successfully treated with SRS. Therefore, metastases to extra-cranial sites may be treated with similar success using stereotactic
body radiation therapy (SBRT), where image-guidance allows for the delivery of precise high dose radiation in few fractions.
We report our experience with SRS/SBRT in the management of primary and metastatic RCC.
Materials/Methods: The image-guided Novalis radiation therapy system was used. Thirty patients with brain metastases were
treated with SRS (16 –22 Gy in a single fraction). Five of these patients underwent resection of their metastatic lesions after
SRS and their pathology was reviewed. Twenty patients with extra-cranial metastatic lesions (orbits, head and neck, lung,
mediatinum, sternum, clavicle, scapula, humerus, rib, spine, abdomen) and 2 patients with biopsy proven primary RCC (not
surgical candidates), were treated with SBRT (24 –32 Gy in 3– 4 fractions over 1–2 weeks). Immobilization using a body cast
and image-guidance was used for all patients with treated with SBRT. 4D-CT was utilized in the treatment planning to assess
Results: Overall local control rate was 96%. Of the 30 patients who received SRS to brain, follow-up MR images showed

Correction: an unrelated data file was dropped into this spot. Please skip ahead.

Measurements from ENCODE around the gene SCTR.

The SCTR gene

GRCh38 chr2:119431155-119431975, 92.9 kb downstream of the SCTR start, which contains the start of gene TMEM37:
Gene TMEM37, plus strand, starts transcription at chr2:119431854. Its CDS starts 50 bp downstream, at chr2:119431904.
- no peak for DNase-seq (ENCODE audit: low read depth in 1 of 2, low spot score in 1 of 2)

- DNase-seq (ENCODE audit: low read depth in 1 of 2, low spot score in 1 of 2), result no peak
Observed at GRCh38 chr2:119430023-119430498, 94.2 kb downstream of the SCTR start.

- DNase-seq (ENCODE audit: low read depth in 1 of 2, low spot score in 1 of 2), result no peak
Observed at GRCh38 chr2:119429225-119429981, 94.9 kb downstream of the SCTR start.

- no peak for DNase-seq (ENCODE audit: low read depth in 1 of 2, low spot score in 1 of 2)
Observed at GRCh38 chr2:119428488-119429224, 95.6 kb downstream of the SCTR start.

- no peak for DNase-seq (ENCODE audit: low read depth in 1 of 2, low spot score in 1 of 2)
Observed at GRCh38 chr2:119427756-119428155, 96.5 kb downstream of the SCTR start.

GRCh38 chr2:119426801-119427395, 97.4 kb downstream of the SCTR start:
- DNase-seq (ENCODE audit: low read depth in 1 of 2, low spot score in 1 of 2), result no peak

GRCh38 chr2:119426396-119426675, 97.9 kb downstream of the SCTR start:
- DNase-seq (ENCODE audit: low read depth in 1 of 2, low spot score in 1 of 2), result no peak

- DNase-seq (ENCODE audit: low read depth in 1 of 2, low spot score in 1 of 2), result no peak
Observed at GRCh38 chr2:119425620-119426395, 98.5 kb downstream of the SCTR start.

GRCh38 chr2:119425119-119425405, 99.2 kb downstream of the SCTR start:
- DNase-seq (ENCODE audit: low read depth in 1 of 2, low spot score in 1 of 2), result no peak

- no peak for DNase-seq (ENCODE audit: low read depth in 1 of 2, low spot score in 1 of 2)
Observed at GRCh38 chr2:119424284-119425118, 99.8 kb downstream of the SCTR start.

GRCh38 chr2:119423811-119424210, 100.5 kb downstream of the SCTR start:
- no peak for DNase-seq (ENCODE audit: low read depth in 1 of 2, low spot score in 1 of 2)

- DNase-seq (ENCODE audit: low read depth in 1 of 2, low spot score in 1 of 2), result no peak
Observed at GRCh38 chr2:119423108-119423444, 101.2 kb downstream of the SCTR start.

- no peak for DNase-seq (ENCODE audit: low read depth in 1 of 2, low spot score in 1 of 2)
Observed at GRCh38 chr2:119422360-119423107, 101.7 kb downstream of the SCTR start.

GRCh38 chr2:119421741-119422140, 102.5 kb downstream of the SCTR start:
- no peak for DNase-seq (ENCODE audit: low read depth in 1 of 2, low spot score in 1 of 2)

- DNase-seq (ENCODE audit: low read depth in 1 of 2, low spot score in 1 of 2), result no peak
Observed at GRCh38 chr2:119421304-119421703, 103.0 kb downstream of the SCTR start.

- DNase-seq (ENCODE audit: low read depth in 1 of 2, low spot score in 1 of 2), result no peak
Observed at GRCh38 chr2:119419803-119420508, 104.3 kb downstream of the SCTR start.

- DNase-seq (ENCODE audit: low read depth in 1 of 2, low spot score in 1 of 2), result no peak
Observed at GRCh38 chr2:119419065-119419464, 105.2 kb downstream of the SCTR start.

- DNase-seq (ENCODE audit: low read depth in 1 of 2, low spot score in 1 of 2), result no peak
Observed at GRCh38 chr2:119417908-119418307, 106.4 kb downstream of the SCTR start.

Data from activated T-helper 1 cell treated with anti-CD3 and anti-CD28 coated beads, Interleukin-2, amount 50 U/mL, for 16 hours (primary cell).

decreasing or stable lesion size in 25 patients. 5 patients had an “increase in size” in their treated lesions, and underwent
resection of the lesions. Pathology revealed necrotic specimen without any viable RCC in each case. Of the 20 patients with
extra-cranial metastatic lesions, 18 patients achieved symptom relief after treatment; 2 patients had local progression. In the 2
patients with primary RCC, tumor size remained unchanged but their pain improved, and their renal function was unchanged
post SBRT. There was no signiﬁcant treatment related side-effect.
Conclusions: Precise high dose radiation can cause signiﬁcant tumor cell death in “radio-resistant” metastases from RCC. It
also offers excellent local control and symptom palliation, without signiﬁcant toxicity. Therefore, SBRT may represent a novel
non-invasive, nephron-sparing option for the treatment of primary RCC as well as extra-cranial metastatic RCC. A prospective
clinical trial using SBRT for primary and metastatic RCC is ongoing.
Author Disclosure: L. Doh, None; C. Bloch, None; A.C. Paulino, None; M. Galli Guevara, None; S. Chiang, None; S. Shen,
None; D. Baskin, None; E.B. Butler, None; R. Amato, None; B.S. Teh, None.
Long-Term T Cell Activation Following Combined In Situ Gene Therapy and Intensity-Modulated
Radiotherapy Compared to Gene Therapy as Mono-Therapy in Prostate Cancer Patients
, T. Satoh
, K. Tabata
, E. Aguilar-Cordova
, B. J. Miles
, D. Kadmon
, E. B. Butler
T. C. Thompson
Baylor College of Medicine, Houston, TX,
The Methodist Hospital, Houston, TX
Purpose/Objective(s): A program combining in situ gene therapy and intensity-modulated radiation therapy (IMRT) was
implemented for the treatment of prostate cancer because the complementary mechanisms of cytotoxicity may have an enhanced
S316 I. J. Radiation Oncology
Physics Volume 66, Number 3, Supplement, 2006